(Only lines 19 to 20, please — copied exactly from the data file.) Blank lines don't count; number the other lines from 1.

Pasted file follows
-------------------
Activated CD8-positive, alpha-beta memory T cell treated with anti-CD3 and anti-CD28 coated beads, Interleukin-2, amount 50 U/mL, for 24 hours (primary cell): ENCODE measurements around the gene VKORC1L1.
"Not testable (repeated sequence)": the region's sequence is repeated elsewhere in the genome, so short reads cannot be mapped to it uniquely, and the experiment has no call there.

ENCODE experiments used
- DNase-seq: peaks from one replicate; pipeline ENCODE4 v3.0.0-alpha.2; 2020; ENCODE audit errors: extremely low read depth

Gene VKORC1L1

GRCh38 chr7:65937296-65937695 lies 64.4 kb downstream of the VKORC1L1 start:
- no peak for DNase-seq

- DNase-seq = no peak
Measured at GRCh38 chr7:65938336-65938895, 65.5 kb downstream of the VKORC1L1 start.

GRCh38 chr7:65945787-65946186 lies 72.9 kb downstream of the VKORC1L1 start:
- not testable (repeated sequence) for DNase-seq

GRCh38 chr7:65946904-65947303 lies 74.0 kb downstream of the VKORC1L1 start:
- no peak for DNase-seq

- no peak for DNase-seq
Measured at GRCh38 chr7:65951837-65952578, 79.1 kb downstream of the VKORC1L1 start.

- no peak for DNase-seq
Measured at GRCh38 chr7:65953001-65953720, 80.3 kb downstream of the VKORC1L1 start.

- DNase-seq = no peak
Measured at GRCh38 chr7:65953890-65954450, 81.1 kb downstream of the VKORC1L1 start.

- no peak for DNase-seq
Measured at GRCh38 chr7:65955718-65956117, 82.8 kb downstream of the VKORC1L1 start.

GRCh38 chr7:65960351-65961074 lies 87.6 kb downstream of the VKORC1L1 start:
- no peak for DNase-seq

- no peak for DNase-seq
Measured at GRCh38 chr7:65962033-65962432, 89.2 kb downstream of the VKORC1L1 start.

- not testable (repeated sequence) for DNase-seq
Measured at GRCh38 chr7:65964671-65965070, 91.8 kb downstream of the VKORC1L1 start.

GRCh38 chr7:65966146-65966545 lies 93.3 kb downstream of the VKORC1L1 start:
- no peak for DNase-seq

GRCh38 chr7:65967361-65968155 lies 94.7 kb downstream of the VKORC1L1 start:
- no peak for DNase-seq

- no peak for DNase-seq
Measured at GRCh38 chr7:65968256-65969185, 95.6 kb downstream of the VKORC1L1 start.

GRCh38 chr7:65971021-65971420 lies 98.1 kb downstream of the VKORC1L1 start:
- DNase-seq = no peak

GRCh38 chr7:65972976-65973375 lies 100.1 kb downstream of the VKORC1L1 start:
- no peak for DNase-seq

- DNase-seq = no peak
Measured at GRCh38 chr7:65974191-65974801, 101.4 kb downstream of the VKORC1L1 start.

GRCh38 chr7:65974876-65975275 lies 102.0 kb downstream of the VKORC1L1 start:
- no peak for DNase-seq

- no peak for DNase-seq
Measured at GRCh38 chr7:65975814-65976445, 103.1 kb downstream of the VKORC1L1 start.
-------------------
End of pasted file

Measured at GRCh38 chr7:65953890-65954450, 81.1 kb downstream of the VKORC1L1 start.

- no peak for DNase-seq